5 Mistakes You’re Likely Making (or Likely to Make) with Your DRIP Campaigns

5 Mistakes You’re Likely Making (or Likely to Make) with Your DRIP Campaigns

DRIP campaigns have been shown to improve open, click-through and conversion rates, as well as deliver higher revenue per sale than business-as usual campaigns. They are also somewhat ‘set it and forget it’ – meaning you set them up once and they require minimal maintenance and time from your team to keep them running.

But too many companies are seeing lackluster performance on their drip campaigns – where are the huge rewards they thought were inherent if you automated the program? Here are the most common reasons why your DRIP campaign is not performing as well as you want or need it to – and how you can correct them.

  1. Content

    When organizations think about drip campaigns they often focus on the frequency and cadence. But what really matters is the content.

    It’s important to create a message map for your drip campaign. Just automating the send on your existing campaigns that aren’t performing as well as you’d like isn’t enough.

    So how do you do this? There are a number of ways to get the data (yes, it’s data) you need.

    • Look at objections – why have people in the past not taken the action you are asking of them?

      I worked with a client earlier this year – they are looking to leverage the shared economy, having people swap homes for vacations. They make their money by matching people who want to swap houses for a week or two.

      They had the results of a survey they had done asking people why they took a free trial but didn’t end up purchasing a membership to swap homes. It was gold and helped us craft a campaign to get others to join.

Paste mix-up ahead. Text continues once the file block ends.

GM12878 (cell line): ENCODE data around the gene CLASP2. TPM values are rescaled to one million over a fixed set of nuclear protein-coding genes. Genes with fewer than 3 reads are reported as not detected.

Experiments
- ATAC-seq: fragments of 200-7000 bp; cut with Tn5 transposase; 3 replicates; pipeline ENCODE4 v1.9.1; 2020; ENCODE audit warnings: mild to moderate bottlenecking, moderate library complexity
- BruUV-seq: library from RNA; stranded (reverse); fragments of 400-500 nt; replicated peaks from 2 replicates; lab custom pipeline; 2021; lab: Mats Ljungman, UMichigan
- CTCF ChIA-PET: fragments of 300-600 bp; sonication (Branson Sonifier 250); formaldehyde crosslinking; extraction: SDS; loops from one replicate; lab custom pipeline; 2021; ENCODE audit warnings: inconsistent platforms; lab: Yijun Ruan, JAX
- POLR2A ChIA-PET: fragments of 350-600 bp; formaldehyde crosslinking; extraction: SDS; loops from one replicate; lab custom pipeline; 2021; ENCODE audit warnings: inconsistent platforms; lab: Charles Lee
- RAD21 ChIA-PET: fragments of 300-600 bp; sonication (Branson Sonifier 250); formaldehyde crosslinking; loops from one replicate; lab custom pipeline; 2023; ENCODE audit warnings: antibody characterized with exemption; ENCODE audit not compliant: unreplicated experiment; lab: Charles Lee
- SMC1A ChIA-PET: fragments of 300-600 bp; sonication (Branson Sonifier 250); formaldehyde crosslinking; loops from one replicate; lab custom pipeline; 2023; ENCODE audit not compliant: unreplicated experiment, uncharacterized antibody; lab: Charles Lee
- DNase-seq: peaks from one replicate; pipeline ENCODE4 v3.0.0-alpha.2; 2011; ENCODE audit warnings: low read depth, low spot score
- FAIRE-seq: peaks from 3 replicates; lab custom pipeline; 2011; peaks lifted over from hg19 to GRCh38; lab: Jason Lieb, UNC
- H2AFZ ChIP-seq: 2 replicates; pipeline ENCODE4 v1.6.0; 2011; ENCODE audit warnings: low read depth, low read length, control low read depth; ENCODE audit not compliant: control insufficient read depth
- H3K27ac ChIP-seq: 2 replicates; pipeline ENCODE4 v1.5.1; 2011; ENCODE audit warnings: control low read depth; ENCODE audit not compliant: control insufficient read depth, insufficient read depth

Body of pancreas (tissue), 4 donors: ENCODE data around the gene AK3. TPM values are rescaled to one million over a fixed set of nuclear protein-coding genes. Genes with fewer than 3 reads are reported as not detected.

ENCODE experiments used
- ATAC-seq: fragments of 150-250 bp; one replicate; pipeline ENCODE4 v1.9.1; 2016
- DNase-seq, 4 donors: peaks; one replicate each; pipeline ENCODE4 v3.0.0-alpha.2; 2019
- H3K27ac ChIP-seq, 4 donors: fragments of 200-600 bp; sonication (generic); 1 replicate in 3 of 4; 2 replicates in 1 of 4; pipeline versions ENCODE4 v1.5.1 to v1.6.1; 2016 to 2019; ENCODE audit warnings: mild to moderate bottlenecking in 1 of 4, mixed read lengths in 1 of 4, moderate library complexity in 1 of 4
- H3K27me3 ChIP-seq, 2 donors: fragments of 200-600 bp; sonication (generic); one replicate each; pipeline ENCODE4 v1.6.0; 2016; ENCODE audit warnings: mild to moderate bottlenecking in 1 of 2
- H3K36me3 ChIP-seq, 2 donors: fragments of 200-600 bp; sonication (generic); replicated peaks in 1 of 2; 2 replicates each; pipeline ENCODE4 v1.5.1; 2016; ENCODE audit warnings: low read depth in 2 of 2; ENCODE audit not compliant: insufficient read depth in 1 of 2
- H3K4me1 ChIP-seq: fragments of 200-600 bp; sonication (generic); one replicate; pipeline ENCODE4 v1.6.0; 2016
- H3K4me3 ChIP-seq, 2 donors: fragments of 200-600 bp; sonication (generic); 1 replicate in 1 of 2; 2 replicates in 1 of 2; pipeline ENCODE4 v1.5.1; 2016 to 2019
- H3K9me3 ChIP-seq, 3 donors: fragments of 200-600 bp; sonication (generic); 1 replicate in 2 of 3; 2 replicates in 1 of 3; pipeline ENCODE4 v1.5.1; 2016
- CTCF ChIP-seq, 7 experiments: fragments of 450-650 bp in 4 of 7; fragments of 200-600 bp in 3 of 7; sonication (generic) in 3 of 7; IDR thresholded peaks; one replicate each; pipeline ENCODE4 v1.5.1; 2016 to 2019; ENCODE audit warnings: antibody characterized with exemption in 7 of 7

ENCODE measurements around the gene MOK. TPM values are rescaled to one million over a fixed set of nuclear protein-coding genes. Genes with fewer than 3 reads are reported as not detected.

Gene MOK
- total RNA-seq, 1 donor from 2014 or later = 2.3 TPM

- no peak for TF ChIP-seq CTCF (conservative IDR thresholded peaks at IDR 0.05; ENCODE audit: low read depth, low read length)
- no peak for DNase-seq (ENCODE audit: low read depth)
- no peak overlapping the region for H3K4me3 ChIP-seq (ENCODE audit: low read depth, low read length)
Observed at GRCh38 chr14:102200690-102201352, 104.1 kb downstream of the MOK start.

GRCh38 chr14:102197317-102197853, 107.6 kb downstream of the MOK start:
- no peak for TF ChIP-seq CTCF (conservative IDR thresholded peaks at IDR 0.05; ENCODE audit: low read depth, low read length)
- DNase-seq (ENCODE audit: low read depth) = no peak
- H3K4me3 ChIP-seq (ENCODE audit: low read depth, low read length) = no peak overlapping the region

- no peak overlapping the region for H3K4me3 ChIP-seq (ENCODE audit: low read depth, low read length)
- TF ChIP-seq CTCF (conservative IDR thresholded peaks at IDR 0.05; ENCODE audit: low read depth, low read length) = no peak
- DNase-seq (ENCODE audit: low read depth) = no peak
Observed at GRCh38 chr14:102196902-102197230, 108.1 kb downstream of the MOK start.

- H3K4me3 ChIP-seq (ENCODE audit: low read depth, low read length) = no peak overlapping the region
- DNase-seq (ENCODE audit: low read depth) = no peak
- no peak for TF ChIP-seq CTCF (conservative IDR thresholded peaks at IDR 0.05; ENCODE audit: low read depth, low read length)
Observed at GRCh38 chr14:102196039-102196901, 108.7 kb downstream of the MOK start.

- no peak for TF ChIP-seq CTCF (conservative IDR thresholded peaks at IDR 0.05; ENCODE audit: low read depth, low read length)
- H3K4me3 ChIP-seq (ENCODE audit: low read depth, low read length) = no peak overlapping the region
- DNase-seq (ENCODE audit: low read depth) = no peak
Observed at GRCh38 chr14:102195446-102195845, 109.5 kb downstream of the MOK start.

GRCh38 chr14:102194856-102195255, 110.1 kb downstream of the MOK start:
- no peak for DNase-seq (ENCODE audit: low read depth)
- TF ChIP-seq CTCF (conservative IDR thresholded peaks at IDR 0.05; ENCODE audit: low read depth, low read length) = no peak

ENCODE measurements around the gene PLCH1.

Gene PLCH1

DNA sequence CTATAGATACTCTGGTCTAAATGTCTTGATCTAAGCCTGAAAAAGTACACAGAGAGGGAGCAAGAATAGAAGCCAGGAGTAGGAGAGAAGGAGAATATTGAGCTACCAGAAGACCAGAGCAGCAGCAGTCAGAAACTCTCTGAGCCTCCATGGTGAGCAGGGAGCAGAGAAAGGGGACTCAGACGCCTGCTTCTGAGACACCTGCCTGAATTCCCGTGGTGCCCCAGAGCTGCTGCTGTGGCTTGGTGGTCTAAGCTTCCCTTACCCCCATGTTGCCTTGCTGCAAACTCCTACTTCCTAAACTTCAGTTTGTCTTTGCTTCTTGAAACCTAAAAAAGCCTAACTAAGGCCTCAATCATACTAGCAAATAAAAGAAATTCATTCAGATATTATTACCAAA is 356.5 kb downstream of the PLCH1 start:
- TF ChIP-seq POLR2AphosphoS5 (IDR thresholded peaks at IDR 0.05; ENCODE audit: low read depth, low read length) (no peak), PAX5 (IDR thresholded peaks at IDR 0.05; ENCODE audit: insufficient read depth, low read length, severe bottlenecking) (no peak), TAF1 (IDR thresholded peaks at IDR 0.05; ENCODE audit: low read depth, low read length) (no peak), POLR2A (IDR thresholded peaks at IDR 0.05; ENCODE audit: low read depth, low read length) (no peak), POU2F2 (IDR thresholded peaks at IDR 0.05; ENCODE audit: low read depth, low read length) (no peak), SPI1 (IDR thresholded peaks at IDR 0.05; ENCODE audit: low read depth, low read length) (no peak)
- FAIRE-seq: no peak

The objections were what you would expect:

      • It’s just not the right time
      • t’s too expensive to join
      • Why would anyone want to stay in my house?
      • Is it safe to allow strangers to stay in my house when I’m not here?
      • I’m game – but my spouse is against it.

      And so on.

      We used these objections as a jumping off point to create a message map for the program. Each email would address one objection. We mixed targeted, benefit-oriented, direct-response copy with a link to an existing blog post or testimonial written by a happy customer to address and overcome the objection we were addressing.

      I can’t stress the importance of well-written direct-response copy enough. Too many organizations are sending email messages which are too subtle. This fear of including a direct call-to-action is holding many organizations back. Be soft, yes – but be effective.

  2. Timing

    I often get asked what the ‘perfect’ length and cadence is for a drip campaign. The truthful answer is, it depends.

    If you haven’t mapped your customer journey, you’re missing a critical part of the equation. Some decisions are made in days. Others in weeks or months. Your drip campaign is typically nurturing prospects to become clients. So knowing how long it typically takes to turn a prospect into a client is an important piece of data to develop your campaign.

    The standard seems to be one email a week for 4 to 6 weeks. But is this really optimal? Sometimes a sales cycle is 3 or 6 months; sometimes it’s 6 to 10 days. Your drip campaign should mirror your standard sales cycle and the number of key messages you need to convey.